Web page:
A second example may be cited from Dr. Hirtz’s evident particular interest in epilepsy. On this subject she similarly shone the bright light and availed the resources of the NINDS. Among the numerous topics of importance that she selected was the subject of the utilization of phenobarbital for the prevention of febrile seizures. The results are reported in the classic report of Farwell, Lee, Hirtz et al, 1990. The carefully designed study of 217 children demonstrated that this approach clearly depressed cognitive performance in at least a transient manner, in some instances outlasting the discontinuation of the drug for at least several months. Moreover, the study demonstrated that there was no clear efficacy in the prevention of seizure recurrence. This study had a considerable impact on practice – especially after the results appeared on the front page of the New York Times. A third example is the effort that Dr. Hirtz invested into the NICHD/NINDS trial demonstrating the efficacy of MgSO4 in reducing risk for cerebral palsy in small very premature infants (Hirtz and Nelson, 1998).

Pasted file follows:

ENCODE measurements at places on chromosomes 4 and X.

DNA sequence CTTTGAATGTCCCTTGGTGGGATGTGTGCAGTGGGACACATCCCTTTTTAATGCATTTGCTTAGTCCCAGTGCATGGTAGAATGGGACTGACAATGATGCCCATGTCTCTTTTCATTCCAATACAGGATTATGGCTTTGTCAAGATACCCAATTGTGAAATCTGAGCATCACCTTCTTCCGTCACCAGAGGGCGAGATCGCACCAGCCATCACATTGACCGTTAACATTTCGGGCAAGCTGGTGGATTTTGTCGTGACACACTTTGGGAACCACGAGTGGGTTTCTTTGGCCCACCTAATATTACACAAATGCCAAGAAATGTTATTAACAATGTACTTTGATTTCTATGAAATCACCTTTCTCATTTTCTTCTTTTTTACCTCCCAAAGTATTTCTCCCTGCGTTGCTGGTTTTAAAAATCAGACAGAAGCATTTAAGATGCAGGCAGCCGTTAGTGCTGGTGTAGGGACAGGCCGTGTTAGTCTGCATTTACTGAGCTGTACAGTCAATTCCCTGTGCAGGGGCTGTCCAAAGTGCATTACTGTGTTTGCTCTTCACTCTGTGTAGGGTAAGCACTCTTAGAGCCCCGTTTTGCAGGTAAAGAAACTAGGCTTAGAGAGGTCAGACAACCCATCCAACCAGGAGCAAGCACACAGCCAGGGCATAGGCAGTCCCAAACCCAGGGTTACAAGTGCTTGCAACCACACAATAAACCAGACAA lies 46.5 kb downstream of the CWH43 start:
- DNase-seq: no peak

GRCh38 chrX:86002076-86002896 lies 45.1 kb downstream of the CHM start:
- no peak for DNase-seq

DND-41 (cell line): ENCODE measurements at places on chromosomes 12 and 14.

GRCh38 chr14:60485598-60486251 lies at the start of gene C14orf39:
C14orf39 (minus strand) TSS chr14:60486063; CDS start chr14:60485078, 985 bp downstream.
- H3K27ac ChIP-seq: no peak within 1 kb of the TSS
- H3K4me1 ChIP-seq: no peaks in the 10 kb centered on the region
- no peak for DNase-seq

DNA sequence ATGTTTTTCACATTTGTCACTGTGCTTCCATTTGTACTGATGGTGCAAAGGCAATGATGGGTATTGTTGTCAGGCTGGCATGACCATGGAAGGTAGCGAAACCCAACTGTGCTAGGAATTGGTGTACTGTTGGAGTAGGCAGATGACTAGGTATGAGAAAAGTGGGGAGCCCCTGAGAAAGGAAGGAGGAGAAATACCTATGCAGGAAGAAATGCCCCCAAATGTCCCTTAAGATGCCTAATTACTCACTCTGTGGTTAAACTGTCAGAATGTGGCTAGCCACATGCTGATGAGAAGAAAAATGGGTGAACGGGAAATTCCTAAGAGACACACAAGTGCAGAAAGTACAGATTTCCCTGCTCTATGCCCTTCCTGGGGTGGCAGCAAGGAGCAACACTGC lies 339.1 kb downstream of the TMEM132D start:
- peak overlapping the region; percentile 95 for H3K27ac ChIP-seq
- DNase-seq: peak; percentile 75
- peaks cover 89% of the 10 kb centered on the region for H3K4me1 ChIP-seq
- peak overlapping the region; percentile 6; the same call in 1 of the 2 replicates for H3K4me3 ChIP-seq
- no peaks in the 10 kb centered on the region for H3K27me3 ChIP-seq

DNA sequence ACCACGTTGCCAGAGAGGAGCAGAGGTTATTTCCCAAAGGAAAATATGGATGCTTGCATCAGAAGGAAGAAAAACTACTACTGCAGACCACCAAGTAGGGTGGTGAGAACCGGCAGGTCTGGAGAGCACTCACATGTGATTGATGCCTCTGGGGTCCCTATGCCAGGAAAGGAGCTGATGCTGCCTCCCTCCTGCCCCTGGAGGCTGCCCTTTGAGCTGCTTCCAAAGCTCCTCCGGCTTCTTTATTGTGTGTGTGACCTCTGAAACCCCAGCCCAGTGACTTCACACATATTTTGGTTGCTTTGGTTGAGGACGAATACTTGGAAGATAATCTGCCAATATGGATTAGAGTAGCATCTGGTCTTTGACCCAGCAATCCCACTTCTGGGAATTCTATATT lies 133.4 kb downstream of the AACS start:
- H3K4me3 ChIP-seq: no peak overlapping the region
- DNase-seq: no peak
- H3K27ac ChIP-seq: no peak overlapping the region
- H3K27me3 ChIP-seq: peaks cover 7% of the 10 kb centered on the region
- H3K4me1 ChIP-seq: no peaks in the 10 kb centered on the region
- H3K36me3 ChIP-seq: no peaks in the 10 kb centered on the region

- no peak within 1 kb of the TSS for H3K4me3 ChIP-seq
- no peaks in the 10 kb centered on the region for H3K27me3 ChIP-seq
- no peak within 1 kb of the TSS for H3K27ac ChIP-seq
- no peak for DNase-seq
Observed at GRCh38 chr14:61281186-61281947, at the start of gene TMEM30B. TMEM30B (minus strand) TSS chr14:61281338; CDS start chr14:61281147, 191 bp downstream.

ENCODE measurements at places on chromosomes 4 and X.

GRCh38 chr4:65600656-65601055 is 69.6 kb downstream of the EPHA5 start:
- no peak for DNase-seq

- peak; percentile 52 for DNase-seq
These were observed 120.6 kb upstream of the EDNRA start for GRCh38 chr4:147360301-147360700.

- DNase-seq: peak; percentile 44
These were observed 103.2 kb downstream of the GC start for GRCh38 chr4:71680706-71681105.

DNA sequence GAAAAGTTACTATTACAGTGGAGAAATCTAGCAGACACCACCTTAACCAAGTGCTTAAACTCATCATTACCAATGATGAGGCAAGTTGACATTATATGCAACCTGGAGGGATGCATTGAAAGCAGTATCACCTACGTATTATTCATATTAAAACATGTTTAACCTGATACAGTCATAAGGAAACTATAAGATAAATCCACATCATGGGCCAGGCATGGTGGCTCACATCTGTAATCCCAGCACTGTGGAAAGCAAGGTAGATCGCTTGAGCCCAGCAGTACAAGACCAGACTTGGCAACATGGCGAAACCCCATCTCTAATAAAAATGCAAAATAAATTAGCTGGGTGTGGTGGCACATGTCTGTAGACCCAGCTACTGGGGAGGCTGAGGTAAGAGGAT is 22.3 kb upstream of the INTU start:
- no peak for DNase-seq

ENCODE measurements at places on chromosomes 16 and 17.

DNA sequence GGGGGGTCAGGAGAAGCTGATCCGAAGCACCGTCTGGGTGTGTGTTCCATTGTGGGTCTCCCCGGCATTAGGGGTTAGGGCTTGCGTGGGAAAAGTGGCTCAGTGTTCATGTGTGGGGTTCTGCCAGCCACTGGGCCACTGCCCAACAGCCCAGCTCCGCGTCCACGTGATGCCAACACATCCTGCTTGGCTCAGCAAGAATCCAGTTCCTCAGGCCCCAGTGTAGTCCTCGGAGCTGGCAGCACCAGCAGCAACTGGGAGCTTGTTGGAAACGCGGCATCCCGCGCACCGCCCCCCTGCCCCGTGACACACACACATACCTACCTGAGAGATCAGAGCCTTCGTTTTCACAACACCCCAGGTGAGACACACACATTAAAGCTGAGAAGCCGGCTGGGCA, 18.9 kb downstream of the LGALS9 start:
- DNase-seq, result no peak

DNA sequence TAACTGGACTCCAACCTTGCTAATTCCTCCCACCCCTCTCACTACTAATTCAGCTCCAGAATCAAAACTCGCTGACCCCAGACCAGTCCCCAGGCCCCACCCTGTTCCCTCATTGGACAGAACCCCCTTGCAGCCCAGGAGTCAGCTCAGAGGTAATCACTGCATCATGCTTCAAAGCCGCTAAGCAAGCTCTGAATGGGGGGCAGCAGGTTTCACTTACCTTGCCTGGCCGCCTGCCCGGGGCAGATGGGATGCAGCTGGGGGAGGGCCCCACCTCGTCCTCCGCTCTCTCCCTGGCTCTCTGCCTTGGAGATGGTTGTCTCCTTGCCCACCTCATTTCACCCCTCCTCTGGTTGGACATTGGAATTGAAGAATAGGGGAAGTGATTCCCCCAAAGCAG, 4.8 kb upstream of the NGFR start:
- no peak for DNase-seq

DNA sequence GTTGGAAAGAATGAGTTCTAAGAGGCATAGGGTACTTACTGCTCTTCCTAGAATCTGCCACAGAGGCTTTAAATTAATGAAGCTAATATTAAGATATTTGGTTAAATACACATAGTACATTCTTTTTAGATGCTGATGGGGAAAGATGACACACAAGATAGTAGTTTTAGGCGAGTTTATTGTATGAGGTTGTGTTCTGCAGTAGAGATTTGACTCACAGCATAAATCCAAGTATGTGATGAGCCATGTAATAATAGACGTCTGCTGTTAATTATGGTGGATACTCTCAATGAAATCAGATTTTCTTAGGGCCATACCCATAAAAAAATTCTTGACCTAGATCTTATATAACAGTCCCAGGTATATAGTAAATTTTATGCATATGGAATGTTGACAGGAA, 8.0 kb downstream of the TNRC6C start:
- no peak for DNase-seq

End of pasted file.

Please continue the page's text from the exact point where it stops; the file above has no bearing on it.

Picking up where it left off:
Dr. Hirtz list of publications contains many other examples of her dramatic impact on “the way we do business” – especially her capacity to organize studies that have established other practice parameters under the auspices not only of the NIH/NINDS, but also the Therapeutics and Quality Standards Committees of the AAN, and the practice committees of the AES and the CNS. Dr. Hirtz played an important role in supporting and organizing the effort that led to the publication of two important reports on the efficacy and tolerability of newer antiepileptic medications published in April of 2004. These papers (each now cited more than 170 times) not only provided an evidence-based foundation for selection of drugs for the treatment of newly diagnosed epilepsy, it also identified seizure types and syndromes for which evidence for efficacy and tolerability remained uncertain. Among most important elements of the work of Dr. Hirtz – as is the case with the Karin Nelson/Jonas Ellenberg modus operandi – is the designation not only of “what is” but also “what’s next,” and how one might best go about tackling that next problem. Dr. Hirtz has made it clear that the starting point is to establish where we are – as was achieved in another study – one in which she was first author, having organized the effort to see “how common” are the “common” neurological disorders. She provided the best available data for 12 such conditions – though she pointed out that in many instances the data remains insufficient, despite the fact that millions of individuals are likely affected. This study has been cited at least 172 times since 2007.